Today in History: The first American-Jewish patriot

Francis Salvador and the Jews of South Carolina championed independence.

January 11, 2016 16:24
2 minute read.
Declaration of Independence

America's founding fathers sign the Declaration of Independence. (photo credit: Wikimedia Commons)


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On this day 242 years ago, January 11, 1774, Francis Salvador became the first Jew to be elected to public office in the American colonies when chosen for South Carolina’s Provincial Congress.

In 1669, the 1st Earl of Shaftesbury and his secretary John Locke drew up the charter of the Carolina Colony (which compromised North and South Carolina and parts of other adjacent states), granting liberty of conscience to all settlers.

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Ready and willing to help the nation that was being built on biblical principles and to help found the country that would be one of the first to recognize rights and freedoms for everyone, Sephardic Jews from London began settling the colony in the early 17th century.

By the 1800s, South Carolina had the largest Jewish population of any of the United States.

Francis Salvador, an affluent Sephardic-Jewish businessman, bought land in Carolina in 1773. Upon settling the frontier in the New World, he quickly took up the cause of independence, which was deeply rooted in Judeo-Christian values and connected to the biblical story of the Israelites’ struggle against Pharaoh and the Egyptians.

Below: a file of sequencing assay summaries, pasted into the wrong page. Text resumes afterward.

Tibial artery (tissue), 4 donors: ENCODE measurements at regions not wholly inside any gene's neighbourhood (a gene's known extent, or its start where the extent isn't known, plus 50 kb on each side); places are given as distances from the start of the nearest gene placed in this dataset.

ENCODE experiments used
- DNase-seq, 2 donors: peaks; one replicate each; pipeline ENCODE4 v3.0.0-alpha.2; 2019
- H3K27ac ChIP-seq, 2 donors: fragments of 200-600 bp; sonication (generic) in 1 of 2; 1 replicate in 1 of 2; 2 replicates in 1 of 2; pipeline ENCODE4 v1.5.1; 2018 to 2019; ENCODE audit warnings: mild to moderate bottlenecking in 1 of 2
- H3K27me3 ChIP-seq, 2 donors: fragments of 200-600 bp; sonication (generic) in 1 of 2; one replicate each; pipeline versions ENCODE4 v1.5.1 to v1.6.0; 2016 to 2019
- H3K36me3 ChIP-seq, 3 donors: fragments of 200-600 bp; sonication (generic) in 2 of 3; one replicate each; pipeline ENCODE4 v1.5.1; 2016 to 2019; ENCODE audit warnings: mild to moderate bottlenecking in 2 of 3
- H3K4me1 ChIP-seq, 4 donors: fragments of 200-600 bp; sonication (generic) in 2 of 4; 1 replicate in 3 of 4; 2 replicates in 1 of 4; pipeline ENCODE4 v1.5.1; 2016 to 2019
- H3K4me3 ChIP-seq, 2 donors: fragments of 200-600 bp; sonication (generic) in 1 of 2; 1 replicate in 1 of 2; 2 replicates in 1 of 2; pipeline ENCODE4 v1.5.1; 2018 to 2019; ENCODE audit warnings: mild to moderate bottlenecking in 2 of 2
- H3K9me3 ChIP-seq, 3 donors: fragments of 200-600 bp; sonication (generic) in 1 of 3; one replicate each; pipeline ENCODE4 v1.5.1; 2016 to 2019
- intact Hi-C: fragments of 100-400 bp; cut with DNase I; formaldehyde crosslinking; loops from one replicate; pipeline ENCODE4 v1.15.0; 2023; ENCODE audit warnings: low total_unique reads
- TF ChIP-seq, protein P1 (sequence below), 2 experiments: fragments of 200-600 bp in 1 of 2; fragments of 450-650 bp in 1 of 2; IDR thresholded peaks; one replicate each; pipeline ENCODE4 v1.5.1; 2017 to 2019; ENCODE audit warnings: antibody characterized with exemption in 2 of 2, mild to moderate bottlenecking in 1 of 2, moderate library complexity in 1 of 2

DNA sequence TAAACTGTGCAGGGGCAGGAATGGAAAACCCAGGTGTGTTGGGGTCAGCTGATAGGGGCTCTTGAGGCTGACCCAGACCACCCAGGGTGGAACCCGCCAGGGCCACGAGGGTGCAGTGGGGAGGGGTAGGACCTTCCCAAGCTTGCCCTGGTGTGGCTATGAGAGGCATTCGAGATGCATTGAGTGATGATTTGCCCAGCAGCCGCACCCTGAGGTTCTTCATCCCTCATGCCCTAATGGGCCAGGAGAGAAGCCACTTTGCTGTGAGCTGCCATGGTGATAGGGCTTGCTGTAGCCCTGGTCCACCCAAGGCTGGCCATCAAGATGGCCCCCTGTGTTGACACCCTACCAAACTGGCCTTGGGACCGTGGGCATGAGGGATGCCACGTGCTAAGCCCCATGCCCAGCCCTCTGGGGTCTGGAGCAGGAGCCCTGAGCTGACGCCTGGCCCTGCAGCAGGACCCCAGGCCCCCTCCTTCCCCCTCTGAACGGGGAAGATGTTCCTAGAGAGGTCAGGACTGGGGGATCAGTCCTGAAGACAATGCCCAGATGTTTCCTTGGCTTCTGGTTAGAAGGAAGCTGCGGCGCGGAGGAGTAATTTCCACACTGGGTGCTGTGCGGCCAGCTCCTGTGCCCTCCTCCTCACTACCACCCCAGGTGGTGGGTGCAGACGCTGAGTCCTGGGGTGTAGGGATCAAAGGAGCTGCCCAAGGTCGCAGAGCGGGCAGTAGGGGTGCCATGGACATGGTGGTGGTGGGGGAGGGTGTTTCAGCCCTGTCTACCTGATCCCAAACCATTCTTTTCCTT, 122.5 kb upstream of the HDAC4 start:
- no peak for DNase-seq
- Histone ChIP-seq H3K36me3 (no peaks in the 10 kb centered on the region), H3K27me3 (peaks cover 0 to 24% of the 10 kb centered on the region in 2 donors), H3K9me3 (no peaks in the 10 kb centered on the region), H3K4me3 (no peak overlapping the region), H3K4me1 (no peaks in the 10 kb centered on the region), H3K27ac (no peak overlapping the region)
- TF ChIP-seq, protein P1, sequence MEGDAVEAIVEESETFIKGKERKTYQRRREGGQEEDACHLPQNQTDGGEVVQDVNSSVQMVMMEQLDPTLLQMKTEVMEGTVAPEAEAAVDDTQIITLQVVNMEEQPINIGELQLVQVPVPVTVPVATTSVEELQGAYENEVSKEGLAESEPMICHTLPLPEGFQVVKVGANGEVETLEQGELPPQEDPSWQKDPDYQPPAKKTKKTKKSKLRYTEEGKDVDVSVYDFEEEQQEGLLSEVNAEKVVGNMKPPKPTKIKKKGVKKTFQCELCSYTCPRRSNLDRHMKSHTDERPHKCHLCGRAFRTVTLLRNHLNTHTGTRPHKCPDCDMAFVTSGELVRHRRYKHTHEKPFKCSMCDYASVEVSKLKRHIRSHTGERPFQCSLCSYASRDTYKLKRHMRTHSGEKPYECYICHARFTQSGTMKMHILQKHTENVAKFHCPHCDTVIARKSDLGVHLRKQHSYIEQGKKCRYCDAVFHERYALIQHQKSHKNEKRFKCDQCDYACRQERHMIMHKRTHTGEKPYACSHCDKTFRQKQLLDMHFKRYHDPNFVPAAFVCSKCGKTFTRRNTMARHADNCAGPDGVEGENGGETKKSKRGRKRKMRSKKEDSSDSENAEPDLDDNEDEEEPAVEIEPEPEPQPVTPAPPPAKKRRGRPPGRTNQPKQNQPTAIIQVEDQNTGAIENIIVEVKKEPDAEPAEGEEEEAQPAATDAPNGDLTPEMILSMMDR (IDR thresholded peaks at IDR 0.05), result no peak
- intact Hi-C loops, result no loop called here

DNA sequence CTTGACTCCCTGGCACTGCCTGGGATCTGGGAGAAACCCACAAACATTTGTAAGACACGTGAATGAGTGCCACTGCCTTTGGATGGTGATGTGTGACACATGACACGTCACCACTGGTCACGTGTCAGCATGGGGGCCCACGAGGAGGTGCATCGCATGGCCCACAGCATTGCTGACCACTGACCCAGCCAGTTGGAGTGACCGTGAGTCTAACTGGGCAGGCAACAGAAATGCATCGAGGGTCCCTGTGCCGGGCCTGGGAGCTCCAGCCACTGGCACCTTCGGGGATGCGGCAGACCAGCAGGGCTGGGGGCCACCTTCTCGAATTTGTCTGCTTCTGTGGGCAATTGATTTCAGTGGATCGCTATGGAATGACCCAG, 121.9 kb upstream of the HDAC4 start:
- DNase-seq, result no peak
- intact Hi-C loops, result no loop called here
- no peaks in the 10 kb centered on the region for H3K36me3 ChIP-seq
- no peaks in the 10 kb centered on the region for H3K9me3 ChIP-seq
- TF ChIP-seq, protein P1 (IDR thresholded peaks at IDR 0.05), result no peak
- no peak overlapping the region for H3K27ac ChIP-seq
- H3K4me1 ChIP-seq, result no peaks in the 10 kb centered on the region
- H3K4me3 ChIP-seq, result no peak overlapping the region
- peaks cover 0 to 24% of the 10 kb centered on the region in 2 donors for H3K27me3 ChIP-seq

At the time, Jews could not legally hold office nor vote. Salvador, nonetheless, was elected to the Provincial Congress and served his constituents until his death on August 1, 1776. Salvador, along with all other Jews in South Carolina, championed independence, dealing with both the logistic and military side of the pending War of Independence, as well as the judicial and legislative side of becoming a free and independent country.

In July 1776, the British sent Indian tribes to raid frontier land in the colonies. Salvador and Major Andrew Williamson raised the alarm, and the militia was able to successfully parry the attacks. Weeks later, however, the militia fell into a British and Indian ambush. In the dark of the night, Salvador was shot, and before he could be taken care of, members of the Cherokee tribe discovered him, scalping and killing him, thus becoming the first Jewish soldier to die in the American Revolution.

By the mid-1800s, South Carolina began to fade as the country’s hub for Jewish immigrants in favor of New York, but the Jewish contributions to the state and to America’s independence were of critical importance to the development of the country.

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